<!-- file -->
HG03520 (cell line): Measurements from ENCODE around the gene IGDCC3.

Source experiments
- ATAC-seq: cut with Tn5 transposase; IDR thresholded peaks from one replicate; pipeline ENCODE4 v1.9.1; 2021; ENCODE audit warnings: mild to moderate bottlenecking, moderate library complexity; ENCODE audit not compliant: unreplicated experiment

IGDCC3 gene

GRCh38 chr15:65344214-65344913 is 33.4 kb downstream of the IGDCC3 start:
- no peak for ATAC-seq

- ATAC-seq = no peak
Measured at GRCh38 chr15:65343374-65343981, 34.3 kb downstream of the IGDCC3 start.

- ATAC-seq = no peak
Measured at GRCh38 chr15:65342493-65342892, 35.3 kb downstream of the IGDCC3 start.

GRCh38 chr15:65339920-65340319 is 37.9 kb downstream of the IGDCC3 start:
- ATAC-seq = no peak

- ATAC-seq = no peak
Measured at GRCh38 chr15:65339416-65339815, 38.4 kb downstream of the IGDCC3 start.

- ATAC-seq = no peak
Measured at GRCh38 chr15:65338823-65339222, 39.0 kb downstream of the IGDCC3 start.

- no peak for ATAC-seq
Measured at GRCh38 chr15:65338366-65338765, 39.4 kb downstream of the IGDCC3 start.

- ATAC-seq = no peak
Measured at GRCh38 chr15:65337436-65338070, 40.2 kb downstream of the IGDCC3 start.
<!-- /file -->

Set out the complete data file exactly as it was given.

HG03520 (cell line): Measurements from ENCODE around the gene IGDCC3.

Source experiments
- ATAC-seq: cut with Tn5 transposase; IDR thresholded peaks from one replicate; pipeline ENCODE4 v1.9.1; 2021; ENCODE audit warnings: mild to moderate bottlenecking, moderate library complexity; ENCODE audit not compliant: unreplicated experiment

IGDCC3 gene

GRCh38 chr15:65344214-65344913 is 33.4 kb downstream of the IGDCC3 start:
- no peak for ATAC-seq

- ATAC-seq = no peak
Measured at GRCh38 chr15:65343374-65343981, 34.3 kb downstream of the IGDCC3 start.

- ATAC-seq = no peak
Measured at GRCh38 chr15:65342493-65342892, 35.3 kb downstream of the IGDCC3 start.

GRCh38 chr15:65339920-65340319 is 37.9 kb downstream of the IGDCC3 start:
- ATAC-seq = no peak

- ATAC-seq = no peak
Measured at GRCh38 chr15:65339416-65339815, 38.4 kb downstream of the IGDCC3 start.

- ATAC-seq = no peak
Measured at GRCh38 chr15:65338823-65339222, 39.0 kb downstream of the IGDCC3 start.

- no peak for ATAC-seq
Measured at GRCh38 chr15:65338366-65338765, 39.4 kb downstream of the IGDCC3 start.

- ATAC-seq = no peak
Measured at GRCh38 chr15:65337436-65338070, 40.2 kb downstream of the IGDCC3 start.